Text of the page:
Why the legitimacy of what could appear a perverse general election outcome cannot be questioned
There’s lots of talk at the moment about the electoral “system being bust” and “no longer fit for purpose”. What is being pointed to are possible disparities between national aggregate vote shares and the total of MPs each party gets.
Clearly in what is now a four party structure it is very likely that many seats will be won with the victor securing fewer than 30% of the votes. Until the post referendum LAB Scottish collapse it was possible to envisage LAB securing an overall majority with, perhaps, a third of the national aggregate vote.
In 2005 Tony Blair secured a comfortable overall majority for LAB with just 35.2% of the UK vote or 36.2% excluding Northern Ireland.
But much of this is the product of a voting system that forces those who wish to influence the outcome not to vote for their allegiance but to choose between the two top choices in their particular seat who can possibly win
To many , in any case, their vote is for an individual not a party or a potential prime minister. Incumbency can be a key element thus undermining a bit further the idea that national party totals are important.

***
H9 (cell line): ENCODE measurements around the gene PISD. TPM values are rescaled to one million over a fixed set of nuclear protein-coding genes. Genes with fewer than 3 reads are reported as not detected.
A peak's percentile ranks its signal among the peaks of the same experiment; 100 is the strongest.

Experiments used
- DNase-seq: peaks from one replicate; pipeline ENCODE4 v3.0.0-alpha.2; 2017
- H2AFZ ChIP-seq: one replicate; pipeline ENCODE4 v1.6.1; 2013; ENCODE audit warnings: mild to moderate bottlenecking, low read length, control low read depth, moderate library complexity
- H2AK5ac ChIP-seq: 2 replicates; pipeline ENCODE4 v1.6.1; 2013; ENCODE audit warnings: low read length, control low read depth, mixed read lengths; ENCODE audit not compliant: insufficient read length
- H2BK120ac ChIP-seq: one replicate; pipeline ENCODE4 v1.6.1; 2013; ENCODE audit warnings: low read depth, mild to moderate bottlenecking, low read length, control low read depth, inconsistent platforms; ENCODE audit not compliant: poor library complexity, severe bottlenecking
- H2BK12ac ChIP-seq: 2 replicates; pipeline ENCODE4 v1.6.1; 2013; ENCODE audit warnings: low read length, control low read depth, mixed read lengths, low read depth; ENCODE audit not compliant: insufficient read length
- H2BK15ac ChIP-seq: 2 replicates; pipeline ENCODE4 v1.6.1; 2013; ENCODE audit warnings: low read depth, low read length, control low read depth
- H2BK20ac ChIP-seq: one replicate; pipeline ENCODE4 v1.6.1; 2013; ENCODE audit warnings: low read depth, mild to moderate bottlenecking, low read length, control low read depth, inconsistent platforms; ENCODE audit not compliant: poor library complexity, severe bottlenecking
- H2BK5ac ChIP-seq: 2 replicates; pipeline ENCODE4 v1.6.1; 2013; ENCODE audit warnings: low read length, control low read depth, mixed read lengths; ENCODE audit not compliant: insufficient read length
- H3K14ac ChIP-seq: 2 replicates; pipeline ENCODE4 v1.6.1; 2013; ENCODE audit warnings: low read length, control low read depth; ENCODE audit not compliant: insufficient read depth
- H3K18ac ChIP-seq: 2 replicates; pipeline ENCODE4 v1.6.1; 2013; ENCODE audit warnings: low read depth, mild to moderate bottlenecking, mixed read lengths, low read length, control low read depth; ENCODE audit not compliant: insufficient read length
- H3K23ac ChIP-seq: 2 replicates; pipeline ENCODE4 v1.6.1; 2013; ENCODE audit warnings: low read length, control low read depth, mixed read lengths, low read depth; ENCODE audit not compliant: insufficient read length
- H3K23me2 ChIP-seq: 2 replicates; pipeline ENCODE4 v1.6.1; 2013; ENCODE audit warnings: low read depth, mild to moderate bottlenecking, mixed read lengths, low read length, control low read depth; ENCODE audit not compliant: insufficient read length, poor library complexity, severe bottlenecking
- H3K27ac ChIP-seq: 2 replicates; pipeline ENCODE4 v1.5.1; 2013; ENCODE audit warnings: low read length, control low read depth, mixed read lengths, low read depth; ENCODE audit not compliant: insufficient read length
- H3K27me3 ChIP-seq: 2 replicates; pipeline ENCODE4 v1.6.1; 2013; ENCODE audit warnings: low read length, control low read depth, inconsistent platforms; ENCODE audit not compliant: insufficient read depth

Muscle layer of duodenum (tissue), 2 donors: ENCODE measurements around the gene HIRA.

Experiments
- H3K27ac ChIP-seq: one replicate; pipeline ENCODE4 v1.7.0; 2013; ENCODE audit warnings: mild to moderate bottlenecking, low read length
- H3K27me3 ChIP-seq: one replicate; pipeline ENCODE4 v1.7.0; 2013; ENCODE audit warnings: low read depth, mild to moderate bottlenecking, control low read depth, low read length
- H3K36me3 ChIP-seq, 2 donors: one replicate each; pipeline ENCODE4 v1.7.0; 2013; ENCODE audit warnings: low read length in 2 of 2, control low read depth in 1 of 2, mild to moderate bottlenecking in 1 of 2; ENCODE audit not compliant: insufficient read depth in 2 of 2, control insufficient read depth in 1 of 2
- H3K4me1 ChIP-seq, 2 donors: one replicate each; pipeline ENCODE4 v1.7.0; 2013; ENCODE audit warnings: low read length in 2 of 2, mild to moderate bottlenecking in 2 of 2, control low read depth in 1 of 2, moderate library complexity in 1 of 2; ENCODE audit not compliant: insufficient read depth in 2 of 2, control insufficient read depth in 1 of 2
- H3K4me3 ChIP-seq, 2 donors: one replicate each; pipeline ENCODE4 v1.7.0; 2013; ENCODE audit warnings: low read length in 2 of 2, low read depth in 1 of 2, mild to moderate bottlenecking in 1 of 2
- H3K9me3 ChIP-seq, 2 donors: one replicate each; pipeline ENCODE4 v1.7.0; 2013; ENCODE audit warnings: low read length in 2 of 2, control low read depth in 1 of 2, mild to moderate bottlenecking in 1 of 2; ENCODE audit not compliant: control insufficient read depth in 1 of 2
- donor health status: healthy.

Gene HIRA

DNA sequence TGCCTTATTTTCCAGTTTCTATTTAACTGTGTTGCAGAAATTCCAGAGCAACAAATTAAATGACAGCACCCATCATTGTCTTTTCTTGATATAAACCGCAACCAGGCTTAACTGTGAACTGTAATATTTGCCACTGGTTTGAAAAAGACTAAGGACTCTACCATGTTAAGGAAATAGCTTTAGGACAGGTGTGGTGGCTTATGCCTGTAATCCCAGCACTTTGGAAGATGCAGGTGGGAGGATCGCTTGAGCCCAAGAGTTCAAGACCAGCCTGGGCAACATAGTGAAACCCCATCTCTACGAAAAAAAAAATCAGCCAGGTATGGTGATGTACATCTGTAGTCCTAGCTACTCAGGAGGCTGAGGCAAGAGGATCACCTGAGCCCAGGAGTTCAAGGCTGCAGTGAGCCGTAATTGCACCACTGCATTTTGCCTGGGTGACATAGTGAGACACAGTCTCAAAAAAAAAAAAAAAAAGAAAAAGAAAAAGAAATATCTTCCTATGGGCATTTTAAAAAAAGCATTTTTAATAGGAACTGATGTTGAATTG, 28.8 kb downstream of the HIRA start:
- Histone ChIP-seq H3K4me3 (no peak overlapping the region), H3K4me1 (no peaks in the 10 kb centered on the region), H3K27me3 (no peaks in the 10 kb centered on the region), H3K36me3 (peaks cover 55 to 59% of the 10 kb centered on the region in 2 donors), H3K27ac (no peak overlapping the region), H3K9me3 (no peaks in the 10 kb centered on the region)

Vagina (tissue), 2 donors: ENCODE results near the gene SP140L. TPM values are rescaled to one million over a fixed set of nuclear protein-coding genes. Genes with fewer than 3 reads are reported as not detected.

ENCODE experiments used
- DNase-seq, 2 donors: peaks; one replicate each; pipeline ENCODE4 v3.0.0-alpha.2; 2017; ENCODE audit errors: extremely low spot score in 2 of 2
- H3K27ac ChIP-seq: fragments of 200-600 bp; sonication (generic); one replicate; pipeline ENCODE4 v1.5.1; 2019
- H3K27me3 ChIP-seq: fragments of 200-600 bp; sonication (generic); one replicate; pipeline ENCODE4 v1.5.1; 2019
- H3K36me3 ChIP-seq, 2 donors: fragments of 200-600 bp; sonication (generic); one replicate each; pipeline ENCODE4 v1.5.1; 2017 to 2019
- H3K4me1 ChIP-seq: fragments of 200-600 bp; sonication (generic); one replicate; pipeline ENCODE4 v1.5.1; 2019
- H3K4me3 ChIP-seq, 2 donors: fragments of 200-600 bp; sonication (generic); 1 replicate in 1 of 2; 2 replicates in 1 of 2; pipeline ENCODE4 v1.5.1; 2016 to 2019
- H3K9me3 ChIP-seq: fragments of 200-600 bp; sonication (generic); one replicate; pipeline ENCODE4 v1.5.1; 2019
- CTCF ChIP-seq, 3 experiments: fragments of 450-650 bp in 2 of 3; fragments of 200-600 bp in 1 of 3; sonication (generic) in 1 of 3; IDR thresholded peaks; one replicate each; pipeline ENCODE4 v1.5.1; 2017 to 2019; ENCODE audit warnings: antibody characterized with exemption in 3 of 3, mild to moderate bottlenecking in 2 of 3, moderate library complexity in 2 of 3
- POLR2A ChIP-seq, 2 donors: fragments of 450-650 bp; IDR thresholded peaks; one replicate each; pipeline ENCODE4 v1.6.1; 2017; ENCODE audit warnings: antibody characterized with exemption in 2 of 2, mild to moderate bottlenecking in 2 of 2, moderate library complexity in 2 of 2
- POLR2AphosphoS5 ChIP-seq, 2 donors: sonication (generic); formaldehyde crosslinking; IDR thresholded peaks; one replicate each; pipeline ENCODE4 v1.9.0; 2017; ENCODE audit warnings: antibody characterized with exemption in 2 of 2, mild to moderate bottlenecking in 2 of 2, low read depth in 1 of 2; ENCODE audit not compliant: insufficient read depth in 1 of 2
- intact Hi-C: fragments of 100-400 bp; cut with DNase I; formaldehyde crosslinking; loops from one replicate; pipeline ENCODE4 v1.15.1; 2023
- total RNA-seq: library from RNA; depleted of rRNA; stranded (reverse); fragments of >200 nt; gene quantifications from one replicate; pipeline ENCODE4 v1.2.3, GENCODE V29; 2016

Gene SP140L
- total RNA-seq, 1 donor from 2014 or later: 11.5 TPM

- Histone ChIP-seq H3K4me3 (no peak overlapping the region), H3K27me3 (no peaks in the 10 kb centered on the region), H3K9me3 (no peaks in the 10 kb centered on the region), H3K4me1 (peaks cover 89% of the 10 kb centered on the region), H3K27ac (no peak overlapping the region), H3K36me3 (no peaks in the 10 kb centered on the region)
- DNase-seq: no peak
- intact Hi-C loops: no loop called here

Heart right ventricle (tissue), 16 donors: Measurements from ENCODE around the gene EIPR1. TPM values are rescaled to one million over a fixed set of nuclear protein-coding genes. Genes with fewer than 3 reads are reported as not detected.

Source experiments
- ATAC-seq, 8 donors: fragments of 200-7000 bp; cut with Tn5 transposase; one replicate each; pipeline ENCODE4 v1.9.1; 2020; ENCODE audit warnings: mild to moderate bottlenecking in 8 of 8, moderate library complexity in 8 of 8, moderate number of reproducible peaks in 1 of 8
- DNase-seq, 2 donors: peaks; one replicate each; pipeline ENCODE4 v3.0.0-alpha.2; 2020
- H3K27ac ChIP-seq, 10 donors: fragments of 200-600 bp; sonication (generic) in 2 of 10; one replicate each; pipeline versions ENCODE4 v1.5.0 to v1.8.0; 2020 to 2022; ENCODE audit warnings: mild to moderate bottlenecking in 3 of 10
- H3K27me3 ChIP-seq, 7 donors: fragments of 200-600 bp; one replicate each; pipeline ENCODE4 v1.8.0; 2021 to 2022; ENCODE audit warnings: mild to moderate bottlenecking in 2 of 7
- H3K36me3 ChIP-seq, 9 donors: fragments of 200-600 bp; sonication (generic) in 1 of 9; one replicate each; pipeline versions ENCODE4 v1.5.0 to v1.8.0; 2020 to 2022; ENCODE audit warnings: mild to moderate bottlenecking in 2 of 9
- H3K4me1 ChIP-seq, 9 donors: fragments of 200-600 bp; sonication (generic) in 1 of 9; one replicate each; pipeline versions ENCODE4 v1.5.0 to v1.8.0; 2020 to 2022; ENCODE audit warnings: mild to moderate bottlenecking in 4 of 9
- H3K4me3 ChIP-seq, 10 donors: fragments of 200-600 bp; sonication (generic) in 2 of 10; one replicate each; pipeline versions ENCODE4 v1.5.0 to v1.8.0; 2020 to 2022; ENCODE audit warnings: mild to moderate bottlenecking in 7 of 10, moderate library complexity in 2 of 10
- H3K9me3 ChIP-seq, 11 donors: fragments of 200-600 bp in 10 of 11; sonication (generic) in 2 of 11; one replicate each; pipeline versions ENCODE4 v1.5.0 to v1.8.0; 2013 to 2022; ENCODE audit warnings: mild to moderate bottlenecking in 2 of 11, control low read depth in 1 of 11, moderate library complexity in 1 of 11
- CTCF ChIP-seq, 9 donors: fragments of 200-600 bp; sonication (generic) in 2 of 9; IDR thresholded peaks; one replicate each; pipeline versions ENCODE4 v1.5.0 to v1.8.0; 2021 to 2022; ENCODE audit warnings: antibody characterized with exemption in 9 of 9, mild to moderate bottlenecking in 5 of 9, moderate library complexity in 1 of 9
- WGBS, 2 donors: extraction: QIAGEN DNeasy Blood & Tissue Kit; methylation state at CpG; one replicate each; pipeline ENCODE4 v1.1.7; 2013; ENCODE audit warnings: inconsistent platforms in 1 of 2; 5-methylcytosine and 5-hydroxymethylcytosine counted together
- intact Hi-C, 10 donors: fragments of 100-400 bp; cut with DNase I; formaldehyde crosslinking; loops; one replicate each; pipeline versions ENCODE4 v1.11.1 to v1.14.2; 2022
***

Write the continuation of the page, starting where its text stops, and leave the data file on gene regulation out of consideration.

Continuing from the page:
Thus, to take one of many recorded examples, we see from the Ashcroft marginals polling that in seats where the effective choice is between blue and yellow that 17% of LAB voters will switch to back the latter. They maybe doing this because they are happy with their sitting MP or they want to stop the Tories. Whatever their actions depress the overall LAB vote share but it does mean that these voters can have an impact on the election. The alternative is for them to accept that their first choice is pointless in their seat and waste their votes.
One of the reasons why the Tories seem to do worse under the system is that, in the past, they have been much less likely to vote tactically than LAB voters even where their party does nor have a chance
- If the legitimacy of the outcome of a general election is questioned on national aggregate votes share grounds there is one simple response – the legitimacy derives from the nation voting overwhelmingly in May 2011 to retain the first past the post system.
A direct consequence of that result is that national aggregate vote totals can not be said to reflect what voters’ first choices are. So you cannot draw many firm conclusions from them.